Subversion in Watchmen: Rorschach considers himself the Only Sane Man, but is batshit insane. In the end it gets double subverted, and it turns out that he was probably right.
Dr. Manhattan is an inversion—he's all but omniscient, but his irregular perception of the timeline causes him to seem insane (sociopathic, at the very least) to people with a regular linear perception of time.
Both Nite Owls are probably the legitimate examples, especially the first one; they realise how messed all superheroes are, including themselves, but can't do anything about it. They're still the most level-headed capes in the book.
Ironically the initial characterization of The DCU's Plastic Man, who was a straight man (with somewhat goofy powers) in a world full of total nutbars. Every incarnation of him since has made him a total nutbar instead.
Basically the entire point of normalman, where norm is the only, um, normal man on a planet full of violent superhumans who quite literally get off on crazy "action scenes". The fact that he's a Deadpan Snarker indicates how well he takes his situation.
In Twisted Toyfare Theater, Spider-Man is basically the only person in the entire world with a single lick of common sense. However, this has caused him to become so jaded he flat-out refuses to participate in any kind of action if he can avoid it, for example immediately taking the blue pill to go back to sleep when Morpheus offered to take him to The Matrix.
Well, Spider-Man might have company in the "not completely out of his mind" department in Doctor Doom, the series' other main character. Maybe.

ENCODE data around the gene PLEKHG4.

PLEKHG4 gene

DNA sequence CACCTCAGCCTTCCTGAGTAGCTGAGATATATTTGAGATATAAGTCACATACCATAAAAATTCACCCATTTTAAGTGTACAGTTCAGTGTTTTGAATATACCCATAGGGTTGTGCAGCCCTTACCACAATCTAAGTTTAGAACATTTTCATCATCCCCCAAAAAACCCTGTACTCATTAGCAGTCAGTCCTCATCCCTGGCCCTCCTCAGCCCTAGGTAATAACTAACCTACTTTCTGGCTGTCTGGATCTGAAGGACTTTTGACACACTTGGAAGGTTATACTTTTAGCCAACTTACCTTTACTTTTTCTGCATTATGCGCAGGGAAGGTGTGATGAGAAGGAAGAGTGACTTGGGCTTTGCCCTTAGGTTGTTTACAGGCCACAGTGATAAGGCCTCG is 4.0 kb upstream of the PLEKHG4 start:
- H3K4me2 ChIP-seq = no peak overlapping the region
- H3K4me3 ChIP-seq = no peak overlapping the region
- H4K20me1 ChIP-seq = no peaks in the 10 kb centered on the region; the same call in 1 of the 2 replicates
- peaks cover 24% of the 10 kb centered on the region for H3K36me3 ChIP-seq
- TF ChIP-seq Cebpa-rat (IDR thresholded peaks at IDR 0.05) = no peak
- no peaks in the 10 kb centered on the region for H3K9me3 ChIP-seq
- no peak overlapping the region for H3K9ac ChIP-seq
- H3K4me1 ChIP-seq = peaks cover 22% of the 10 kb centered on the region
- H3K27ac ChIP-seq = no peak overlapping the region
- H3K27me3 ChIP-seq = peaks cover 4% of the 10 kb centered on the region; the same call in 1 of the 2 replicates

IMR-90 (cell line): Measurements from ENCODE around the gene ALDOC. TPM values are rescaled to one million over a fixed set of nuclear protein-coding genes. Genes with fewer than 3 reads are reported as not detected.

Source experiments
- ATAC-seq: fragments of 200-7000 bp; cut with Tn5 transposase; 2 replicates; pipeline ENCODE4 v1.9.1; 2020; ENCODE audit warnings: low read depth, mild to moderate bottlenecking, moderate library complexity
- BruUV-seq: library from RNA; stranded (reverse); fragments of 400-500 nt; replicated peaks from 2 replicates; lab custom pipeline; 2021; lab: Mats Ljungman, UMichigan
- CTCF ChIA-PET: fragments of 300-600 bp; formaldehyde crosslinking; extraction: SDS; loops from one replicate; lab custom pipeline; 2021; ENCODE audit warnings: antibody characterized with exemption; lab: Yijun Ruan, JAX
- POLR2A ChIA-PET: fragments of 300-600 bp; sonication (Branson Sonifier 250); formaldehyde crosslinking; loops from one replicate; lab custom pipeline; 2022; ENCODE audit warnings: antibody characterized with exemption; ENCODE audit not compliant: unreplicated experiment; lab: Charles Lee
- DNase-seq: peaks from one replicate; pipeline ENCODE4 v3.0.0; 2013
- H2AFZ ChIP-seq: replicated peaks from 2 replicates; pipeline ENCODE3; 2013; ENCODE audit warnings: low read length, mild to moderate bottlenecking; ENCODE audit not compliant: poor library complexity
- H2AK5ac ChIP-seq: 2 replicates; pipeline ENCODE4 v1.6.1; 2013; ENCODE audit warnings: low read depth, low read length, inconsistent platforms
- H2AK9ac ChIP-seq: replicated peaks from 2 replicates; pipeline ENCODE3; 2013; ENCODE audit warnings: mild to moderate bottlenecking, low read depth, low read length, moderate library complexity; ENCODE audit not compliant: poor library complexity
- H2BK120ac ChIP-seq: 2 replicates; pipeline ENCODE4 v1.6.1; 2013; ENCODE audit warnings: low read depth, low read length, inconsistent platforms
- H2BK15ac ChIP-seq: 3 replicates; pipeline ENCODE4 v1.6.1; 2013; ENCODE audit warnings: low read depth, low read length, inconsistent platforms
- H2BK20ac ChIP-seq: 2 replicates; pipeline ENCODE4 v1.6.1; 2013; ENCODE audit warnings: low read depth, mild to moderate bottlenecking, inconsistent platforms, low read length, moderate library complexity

Emp, Mindf**k or Maidman also played the sane man amongst the other capes, depending on the situation. So there we have bondage bait with a track record of always losing, a woman who survived torture from her crazy brother, lives alone on a space station and carried out a telepathic affair with another cape, and Batman if he'd dressed as a maid. The Empverse is wierd...
I Luv Halloween - Finch, a skull-mask wearing little kid who stuffs razor blades into apples as revenge for getting an apple for Halloween and sets a woman's head on fire, is actually the most level-headed and rational (next to Devil-lad) of the amoral cast of trick-or-treaters.
Astérix and Panoramix the Druid are the only two in their town who occasionally show a hint of sanity and common sense.
The Penguin, as one of the few major Batman villains who is typically considered sane (as such his sentencing would be completed at Blackgate Penn rather than Arkham), serves as this by default. When working with other villains he tends to act as a mediator, defusing arguments and ensuring everyone remains on track; however, he can become exasperated by the "eccentricities" of the other members of Batman's Rogues Gallery, and should he feel that the potential profit of the business arrangement is simply not worth the costs and risks associated with the crime at hand, that his input is being ignored, or that his life and livelihood are being groundlessly threatened by their erratic behavior, there is a strong chance he will wash his hands of the endeavor at his earliest convenience. This goes for the animated series, as well.
If they've really managed to piss him off in the process he'll sometimes spill his guts to Batman in exchange for immunity.
Zibarro from All-Star Superman is a very literal Only Sane Man: He's the only Bizarro on the planet who acts like a normal person, instead of a deranged backwards-speaking manchild.
If you're not aware, Zibarro was what happened when Bizarro Superman decided everyone on Earth should have a Bizarro-clone; Superman lives on Earth, so he has Bizarro Superman, but Bizarro lives on Earth, so he has Bizarro Bizarro: Zibarro.
Franklin from the Peanuts comics: he is the only character not to have some sort of quirk or obsession. He is also the only person to point out exactly how weird everyone else in Charlie Brown's neighbourhood is. And - in a twist that was particularly ironic in the late 1960s - he is the only black character in the strip.
Charlie Brown: Franklin! Where are you going?
Franklin: I'm going home, Charlie Brown. This neighborhood has me shook. I didn't mind the girl in the booth or the beagle with the goggles, but that business about the "Great Pumpkin" - no, sir!
Charlie Brown: But...
Schroeder: Hi! Did you guys know there are only sixty more days until Beethoven's birthday?